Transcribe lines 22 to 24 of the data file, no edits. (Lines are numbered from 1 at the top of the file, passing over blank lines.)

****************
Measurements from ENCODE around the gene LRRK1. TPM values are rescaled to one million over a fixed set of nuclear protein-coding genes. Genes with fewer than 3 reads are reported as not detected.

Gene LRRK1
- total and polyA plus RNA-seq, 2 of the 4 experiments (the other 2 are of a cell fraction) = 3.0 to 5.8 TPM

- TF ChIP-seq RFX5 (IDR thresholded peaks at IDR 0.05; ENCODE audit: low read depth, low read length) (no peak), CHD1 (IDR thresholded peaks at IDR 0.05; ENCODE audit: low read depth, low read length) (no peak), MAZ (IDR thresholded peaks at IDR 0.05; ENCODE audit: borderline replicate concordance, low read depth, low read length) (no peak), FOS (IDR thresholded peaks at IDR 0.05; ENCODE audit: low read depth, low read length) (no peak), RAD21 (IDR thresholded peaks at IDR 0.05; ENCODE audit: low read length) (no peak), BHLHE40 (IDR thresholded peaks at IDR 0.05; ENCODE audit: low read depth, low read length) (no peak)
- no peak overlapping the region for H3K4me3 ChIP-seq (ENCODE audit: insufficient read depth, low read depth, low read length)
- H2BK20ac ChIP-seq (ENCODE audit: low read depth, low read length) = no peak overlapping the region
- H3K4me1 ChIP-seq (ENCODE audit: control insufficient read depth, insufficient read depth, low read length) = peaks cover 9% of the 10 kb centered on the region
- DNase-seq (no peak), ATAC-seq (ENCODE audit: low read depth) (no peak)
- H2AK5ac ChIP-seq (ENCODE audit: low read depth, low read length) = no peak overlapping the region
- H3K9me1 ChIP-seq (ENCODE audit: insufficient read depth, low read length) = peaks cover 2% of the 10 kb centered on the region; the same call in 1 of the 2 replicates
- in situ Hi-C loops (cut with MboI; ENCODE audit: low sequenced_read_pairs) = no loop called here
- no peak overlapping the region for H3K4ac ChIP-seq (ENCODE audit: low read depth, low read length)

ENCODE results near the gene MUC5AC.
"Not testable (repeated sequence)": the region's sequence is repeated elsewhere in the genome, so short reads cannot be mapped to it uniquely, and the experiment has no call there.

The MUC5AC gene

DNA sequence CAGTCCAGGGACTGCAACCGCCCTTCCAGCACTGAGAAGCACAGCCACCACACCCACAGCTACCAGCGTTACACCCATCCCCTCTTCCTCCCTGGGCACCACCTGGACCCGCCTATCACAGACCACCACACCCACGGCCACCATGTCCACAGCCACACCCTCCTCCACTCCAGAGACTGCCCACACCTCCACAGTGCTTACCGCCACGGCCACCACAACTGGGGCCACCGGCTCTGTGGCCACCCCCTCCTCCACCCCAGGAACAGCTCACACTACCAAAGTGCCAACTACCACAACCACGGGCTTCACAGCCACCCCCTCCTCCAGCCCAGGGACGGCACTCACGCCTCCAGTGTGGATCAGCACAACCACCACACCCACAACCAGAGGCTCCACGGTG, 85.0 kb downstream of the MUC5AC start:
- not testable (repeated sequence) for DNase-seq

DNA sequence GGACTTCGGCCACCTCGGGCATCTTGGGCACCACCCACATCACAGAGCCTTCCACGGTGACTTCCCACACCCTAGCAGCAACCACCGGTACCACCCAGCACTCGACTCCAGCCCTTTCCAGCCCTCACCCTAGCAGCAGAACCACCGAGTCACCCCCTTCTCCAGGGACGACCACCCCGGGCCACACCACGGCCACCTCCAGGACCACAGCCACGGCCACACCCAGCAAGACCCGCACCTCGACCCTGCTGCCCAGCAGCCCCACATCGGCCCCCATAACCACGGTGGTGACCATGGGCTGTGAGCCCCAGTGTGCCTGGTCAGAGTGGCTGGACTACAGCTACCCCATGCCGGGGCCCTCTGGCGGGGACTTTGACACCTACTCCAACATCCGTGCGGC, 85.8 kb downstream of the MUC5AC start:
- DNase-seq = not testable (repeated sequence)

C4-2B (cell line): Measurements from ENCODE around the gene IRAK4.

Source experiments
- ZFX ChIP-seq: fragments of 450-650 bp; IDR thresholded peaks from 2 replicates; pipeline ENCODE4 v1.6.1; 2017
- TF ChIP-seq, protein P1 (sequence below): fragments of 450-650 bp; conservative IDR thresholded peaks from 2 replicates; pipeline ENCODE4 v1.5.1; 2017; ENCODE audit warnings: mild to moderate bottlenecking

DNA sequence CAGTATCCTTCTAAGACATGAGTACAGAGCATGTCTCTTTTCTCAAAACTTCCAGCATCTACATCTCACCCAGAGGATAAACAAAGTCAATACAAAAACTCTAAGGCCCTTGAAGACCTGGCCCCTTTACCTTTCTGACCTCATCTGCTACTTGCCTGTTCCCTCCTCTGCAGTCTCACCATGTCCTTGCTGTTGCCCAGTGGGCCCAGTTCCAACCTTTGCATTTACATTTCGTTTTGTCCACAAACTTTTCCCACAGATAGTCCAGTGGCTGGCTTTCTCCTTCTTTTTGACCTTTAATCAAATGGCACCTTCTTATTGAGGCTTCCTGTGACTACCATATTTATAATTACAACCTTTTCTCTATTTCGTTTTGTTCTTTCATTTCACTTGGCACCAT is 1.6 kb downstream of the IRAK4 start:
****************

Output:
- ZFX ChIP-seq: fragments of 450-650 bp; IDR thresholded peaks from 2 replicates; pipeline ENCODE4 v1.6.1; 2017
- TF ChIP-seq, protein P1 (sequence below): fragments of 450-650 bp; conservative IDR thresholded peaks from 2 replicates; pipeline ENCODE4 v1.5.1; 2017; ENCODE audit warnings: mild to moderate bottlenecking

DNA sequence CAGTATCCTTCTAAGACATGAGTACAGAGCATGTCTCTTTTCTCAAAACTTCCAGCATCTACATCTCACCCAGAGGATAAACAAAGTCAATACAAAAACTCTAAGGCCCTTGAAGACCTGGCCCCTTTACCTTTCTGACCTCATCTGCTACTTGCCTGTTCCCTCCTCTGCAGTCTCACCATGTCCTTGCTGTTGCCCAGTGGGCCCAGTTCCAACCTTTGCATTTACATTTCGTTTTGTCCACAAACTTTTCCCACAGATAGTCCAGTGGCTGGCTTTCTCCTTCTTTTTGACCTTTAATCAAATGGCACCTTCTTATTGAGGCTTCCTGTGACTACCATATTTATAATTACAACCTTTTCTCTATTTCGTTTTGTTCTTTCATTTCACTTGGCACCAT is 1.6 kb downstream of the IRAK4 start: